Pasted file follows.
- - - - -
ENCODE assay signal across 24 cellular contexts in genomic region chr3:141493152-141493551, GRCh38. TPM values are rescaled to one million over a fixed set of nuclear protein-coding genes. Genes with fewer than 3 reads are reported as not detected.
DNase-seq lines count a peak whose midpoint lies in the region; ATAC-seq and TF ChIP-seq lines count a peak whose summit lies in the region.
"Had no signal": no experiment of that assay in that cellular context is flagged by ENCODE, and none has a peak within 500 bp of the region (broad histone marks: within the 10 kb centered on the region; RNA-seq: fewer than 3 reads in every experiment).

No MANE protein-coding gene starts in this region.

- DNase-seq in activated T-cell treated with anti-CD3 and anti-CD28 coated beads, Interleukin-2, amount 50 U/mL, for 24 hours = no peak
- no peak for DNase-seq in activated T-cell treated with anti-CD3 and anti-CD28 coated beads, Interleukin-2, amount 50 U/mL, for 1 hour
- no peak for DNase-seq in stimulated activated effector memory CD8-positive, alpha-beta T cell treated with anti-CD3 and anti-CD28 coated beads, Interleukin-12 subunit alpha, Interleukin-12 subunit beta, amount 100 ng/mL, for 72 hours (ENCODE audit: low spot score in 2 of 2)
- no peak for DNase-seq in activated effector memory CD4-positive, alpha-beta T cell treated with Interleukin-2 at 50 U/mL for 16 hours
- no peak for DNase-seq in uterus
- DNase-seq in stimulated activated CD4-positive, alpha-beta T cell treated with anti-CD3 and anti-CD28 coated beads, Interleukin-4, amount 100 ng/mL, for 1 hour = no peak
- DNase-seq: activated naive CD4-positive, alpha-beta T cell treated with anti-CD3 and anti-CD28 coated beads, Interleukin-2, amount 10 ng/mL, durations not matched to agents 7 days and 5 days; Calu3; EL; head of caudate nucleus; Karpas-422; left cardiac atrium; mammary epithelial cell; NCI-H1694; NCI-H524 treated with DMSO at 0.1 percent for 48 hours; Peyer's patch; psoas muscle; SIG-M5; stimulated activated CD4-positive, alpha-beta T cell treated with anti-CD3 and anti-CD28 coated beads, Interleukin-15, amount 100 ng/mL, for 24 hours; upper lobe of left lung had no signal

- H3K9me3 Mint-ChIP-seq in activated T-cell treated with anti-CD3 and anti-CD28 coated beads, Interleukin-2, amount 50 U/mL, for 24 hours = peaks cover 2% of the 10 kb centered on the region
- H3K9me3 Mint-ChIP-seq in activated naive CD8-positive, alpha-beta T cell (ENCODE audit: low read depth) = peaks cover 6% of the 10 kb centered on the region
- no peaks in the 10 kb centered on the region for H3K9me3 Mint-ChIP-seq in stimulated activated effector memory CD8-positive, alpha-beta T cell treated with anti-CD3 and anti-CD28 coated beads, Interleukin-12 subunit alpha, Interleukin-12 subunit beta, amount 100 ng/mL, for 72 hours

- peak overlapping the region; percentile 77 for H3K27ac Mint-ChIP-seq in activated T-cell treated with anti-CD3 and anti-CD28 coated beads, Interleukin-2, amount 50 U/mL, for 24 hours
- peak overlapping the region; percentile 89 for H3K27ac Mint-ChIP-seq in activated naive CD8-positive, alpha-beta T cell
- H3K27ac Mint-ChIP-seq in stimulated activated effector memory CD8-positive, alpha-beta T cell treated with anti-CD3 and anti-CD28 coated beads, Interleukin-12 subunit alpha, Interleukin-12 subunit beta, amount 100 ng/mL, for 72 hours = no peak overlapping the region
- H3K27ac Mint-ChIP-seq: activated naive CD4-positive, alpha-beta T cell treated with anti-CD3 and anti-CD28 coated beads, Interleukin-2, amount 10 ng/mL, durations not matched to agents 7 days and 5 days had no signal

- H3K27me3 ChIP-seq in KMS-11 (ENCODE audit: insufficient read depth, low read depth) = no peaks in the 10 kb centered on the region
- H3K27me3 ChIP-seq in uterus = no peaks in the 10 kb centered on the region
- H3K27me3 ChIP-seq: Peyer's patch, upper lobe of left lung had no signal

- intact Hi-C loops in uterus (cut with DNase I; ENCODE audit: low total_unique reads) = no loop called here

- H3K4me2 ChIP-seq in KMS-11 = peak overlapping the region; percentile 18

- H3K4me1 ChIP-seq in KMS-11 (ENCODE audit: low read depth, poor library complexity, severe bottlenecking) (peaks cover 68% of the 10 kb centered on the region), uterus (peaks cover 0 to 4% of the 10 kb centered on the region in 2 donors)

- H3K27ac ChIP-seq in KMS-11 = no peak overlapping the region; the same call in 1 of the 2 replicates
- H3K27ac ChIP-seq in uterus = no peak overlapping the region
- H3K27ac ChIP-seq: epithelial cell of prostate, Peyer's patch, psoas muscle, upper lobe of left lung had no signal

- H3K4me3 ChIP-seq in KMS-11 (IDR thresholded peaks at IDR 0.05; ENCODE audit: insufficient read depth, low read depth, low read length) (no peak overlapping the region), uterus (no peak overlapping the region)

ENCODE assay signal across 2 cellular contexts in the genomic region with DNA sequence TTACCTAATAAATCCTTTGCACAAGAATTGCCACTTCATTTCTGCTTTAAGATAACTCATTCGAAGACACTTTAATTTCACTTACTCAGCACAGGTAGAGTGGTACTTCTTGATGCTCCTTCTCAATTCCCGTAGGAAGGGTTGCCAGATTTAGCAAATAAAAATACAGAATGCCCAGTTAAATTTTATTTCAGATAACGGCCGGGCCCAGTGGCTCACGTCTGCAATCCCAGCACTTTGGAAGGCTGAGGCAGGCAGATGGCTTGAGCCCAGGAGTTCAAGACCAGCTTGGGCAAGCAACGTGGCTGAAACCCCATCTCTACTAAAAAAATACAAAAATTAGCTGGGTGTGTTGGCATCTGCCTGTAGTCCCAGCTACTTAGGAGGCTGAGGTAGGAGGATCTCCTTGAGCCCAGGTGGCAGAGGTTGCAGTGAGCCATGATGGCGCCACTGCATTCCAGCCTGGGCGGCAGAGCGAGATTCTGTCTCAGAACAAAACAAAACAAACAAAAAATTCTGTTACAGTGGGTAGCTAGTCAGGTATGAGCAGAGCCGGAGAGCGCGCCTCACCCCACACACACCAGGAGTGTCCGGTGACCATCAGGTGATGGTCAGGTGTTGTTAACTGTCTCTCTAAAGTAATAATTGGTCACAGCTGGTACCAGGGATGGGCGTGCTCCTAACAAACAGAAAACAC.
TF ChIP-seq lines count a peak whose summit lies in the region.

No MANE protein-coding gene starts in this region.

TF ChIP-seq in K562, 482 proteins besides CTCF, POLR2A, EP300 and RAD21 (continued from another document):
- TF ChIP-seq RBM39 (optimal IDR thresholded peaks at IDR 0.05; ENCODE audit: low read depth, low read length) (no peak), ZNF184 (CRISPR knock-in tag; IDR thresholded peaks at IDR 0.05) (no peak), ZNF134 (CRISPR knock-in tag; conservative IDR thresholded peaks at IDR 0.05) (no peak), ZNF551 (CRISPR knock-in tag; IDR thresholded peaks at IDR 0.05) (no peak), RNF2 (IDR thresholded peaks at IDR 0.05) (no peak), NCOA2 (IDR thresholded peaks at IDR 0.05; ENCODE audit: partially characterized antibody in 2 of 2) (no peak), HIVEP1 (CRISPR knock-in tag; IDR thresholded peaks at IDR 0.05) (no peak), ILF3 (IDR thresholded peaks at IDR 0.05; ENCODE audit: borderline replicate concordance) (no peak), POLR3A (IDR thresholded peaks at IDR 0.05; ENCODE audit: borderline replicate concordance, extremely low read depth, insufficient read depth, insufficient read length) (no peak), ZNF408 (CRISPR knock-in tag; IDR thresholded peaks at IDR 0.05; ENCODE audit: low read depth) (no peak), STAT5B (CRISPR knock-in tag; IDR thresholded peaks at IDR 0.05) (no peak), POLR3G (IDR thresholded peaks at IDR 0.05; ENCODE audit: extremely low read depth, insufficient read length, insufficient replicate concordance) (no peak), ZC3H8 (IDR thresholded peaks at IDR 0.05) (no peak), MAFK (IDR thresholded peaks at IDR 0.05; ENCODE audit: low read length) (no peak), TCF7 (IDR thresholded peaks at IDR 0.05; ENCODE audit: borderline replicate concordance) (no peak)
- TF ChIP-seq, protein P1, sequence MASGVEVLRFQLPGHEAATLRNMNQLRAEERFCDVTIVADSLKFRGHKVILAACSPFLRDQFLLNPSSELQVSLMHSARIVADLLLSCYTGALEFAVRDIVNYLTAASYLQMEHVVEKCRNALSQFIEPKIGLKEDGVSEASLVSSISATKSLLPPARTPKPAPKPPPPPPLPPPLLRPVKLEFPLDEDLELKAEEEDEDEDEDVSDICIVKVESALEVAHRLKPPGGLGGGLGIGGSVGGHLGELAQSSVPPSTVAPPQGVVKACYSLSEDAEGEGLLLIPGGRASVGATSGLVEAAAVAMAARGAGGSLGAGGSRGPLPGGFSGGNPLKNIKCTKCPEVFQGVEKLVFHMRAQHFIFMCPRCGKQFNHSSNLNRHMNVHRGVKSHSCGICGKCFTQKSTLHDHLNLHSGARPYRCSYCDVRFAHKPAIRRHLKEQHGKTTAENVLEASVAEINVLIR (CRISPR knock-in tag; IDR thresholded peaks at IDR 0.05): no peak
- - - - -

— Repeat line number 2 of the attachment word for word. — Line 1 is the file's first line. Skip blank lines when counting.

DNase-seq lines count a peak whose midpoint lies in the region; ATAC-seq and TF ChIP-seq lines count a peak whose summit lies in the region.